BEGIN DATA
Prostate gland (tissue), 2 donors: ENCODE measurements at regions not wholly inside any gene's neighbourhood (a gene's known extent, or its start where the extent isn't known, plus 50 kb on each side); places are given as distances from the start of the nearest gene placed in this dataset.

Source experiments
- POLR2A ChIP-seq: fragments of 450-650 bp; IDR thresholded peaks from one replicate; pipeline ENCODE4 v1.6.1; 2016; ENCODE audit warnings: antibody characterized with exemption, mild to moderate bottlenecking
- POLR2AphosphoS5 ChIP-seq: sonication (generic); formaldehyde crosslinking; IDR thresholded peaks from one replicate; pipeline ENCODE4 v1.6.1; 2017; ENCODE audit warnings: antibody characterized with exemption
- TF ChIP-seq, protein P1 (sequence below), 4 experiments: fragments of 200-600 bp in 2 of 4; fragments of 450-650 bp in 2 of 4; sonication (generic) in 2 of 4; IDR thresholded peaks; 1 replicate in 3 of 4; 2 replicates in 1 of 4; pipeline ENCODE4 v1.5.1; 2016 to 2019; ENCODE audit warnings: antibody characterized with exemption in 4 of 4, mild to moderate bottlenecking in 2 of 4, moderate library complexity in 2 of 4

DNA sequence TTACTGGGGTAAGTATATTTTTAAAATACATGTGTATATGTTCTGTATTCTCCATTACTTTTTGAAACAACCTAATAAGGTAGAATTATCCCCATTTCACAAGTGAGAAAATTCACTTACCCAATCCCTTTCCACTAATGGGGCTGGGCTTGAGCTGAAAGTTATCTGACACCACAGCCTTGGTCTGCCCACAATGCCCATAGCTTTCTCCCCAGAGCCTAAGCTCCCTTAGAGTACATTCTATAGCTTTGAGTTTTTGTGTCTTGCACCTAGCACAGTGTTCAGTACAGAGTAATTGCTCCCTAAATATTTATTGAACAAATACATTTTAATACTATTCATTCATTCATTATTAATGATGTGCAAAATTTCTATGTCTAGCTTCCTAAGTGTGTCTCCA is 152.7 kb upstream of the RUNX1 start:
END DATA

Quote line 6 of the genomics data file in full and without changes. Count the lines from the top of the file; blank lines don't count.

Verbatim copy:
DNA sequence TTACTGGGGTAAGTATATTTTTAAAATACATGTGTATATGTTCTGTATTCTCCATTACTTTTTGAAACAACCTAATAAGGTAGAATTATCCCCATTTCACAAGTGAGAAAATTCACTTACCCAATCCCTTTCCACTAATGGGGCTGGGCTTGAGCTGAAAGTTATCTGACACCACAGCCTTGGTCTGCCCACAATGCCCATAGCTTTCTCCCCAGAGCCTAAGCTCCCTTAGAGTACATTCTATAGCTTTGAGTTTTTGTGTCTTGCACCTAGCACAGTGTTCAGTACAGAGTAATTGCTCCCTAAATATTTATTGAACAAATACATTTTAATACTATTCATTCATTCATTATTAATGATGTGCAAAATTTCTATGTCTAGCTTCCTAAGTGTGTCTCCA is 152.7 kb upstream of the RUNX1 start: